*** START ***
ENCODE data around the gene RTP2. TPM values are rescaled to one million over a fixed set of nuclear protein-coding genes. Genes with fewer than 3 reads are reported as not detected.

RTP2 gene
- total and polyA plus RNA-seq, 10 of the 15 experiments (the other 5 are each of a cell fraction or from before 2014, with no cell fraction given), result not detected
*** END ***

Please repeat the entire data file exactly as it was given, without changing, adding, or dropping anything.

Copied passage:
ENCODE data around the gene RTP2. TPM values are rescaled to one million over a fixed set of nuclear protein-coding genes. Genes with fewer than 3 reads are reported as not detected.

RTP2 gene
- total and polyA plus RNA-seq, 10 of the 15 experiments (the other 5 are each of a cell fraction or from before 2014, with no cell fraction given), result not detected